VUCA has become a common acronym used to describe the nature of the present world, referring to its Volatility, Uncertainty, Complexity and Ambiguity as typical features. This world is very difficult to navigate, predictions are hard to make. Technological progress, scientific gains, and increasing socio-political and population complexities, all interact to produce a world where the only certainty is uncertainty – which is increasing at a rapid pace. This increase of VUCA characteristics links it to the idea of the ‘Fourth Industrial Revolution’ which we are said to be in.
Our VUCA world demands that businesses must rise above the ever-changing conditions, which often includes highly dynamic and increasingly sophisticated consumer expectations. What makes a VUCA world particularly daunting however, is the sharp upward curve at which the rate of change and complexity gain momentum; never before in our history has there been anything to rival this.
For previous generations management and leadership models worked well. Whilst many of these ways of doing business this is still firmly in place, they are no longer relevant because they fundamentally model a world that is largely stable and predictable, making directive decisions much easier. Such standardised parameters on which these models are built inherently have higher dependency and reliability because they drew on well understood social, political and economic structures – But this understanding is no longer the norm and these models are therefore largely ineffective to deal with VUCA challenges. Where does this leave the current world of business? There is no clear answer – however, what is most broadly accepted and understood, is that the ability to remain competitive in a VUCA world is not possible if an organisation cannot rapidly keep adapting and changing. Staying static and rigid is a sure way to rapidly fall behind and disappear into irrelevance.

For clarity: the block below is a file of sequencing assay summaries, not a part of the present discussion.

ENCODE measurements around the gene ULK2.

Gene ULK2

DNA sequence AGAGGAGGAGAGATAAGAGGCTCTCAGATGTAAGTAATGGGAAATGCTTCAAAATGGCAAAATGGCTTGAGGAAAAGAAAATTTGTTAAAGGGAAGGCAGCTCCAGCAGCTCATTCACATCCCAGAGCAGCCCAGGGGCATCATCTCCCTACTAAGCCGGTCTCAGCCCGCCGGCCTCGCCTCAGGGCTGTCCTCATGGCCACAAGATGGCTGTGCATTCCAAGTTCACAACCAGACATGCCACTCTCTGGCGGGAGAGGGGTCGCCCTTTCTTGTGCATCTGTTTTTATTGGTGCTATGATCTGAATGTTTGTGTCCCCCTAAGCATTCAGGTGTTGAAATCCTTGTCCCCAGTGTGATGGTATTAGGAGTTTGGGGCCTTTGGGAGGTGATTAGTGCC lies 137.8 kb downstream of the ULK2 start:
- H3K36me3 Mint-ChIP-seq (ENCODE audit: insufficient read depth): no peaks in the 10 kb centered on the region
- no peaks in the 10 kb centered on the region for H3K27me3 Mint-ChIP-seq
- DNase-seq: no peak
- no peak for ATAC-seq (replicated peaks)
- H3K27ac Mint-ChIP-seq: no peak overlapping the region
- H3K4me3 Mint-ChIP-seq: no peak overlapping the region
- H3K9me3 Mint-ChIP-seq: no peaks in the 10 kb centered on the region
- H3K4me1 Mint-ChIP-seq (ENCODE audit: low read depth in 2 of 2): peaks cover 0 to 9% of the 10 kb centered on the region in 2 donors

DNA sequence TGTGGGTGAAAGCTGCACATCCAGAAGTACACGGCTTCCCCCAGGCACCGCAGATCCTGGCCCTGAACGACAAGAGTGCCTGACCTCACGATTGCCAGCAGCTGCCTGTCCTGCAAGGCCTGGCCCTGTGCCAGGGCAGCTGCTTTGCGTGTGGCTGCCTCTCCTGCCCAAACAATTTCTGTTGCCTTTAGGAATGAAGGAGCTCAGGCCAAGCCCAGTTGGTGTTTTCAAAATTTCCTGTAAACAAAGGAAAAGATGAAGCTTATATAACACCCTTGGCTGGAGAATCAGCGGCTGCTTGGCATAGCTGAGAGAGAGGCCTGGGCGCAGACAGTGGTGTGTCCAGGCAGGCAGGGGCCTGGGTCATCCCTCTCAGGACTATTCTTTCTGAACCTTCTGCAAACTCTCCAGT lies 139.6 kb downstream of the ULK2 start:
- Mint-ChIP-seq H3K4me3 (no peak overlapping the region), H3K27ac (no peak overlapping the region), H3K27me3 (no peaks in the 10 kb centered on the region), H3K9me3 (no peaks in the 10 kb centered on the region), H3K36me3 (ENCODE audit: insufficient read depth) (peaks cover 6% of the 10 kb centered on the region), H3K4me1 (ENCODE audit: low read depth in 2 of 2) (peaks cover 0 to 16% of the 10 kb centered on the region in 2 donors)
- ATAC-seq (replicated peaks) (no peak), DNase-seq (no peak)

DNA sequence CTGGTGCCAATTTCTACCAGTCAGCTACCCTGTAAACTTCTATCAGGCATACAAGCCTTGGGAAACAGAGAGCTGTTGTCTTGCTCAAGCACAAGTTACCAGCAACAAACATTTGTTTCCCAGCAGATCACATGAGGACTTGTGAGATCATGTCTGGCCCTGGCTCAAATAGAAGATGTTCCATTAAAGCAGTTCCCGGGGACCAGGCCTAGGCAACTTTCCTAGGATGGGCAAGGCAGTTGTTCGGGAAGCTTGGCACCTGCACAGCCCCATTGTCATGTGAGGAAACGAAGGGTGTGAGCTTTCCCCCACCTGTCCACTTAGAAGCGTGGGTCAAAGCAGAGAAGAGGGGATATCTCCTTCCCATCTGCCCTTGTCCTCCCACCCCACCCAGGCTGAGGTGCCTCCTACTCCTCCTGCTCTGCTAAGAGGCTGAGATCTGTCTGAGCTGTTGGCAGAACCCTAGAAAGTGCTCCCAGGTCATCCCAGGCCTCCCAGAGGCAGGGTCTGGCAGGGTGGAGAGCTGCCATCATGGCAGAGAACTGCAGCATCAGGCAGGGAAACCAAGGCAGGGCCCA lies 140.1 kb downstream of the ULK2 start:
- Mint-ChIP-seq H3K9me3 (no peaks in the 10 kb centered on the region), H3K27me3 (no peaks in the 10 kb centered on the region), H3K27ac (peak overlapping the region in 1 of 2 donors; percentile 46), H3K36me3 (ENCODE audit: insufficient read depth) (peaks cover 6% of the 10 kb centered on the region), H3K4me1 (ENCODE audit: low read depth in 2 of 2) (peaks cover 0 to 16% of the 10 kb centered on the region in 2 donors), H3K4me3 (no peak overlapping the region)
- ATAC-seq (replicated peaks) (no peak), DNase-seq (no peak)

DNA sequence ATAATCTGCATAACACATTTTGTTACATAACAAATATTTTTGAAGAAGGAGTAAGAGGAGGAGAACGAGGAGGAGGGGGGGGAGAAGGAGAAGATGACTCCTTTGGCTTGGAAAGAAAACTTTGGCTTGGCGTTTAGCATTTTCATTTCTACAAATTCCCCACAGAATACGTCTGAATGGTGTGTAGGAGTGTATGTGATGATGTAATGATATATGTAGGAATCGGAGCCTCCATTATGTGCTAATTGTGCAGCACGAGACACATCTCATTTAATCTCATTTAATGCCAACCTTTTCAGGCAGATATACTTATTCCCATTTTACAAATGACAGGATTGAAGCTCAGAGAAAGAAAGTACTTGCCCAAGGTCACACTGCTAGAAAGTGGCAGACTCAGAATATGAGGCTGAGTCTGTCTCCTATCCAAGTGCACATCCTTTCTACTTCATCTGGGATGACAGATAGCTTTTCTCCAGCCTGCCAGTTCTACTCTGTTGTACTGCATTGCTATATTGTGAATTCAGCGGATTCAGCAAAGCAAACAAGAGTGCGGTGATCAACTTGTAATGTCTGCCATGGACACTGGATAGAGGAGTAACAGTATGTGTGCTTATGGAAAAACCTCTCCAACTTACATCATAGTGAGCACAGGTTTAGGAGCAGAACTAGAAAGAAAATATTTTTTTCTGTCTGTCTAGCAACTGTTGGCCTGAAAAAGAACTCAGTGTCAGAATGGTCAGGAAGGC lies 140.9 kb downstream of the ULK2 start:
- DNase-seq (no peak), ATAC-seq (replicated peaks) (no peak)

Leadership – what is the big deal?
The topic of leadership is very broad and diverse with no single definition. There are literally hundreds of models, and dozens of well-known theories and typologies of leadership. Often, models are rooted in a specific context (like the frame of a VUCA world in this case) and knowledge paradigms and language makes a single model of truth for defining the ultimate list of leadership attributes and qualities, impossible to attain. Leadership is also always bound up and part of a personality – these in themselves, being unique. The trend is to describe leadership traits at a principle level to try and capture some essence that can be used for replicating desired leadership qualities.
This piece does not intend to give a comprehensive overview of leadership. Instead, we suggest six key considerations which could help outline the principles of good leadership in a business context.
Management models are not leadership models
The need to manage people, processes and technologies to achieve production or outputs, is a core function in a business. There are solid and sound reasons where standardisation and repeatable processes (for instance in operational environments), must be achieved and maintained. And being an organisation means that there has to be coherence and co-operation to maintain order and production capability. Understanding parameters in production and managing exceptions and KPI efficiencies is critical requirement to ensure effective management.
However, to the detriment of too many businesses, too often this management function of ensuring optimal output and optimising input through processes, is taken as leadership. This is not to say that managers cannot also have incredible leadership abilities. It is always beneficial to attract talent, provided that the business is willing to appreciate and benefit from that talent. Managers can be leaders. But leaders cannot only be managers of operational functions and call it leadership. This is fundamentally incorrect and a dangerous misconception. A good leader will encourage employees to bring talent and will use as a resource to help foster conditions to allow adaptation of the organisation, understanding the benefits to the business and ultimately, the consumer base it serves.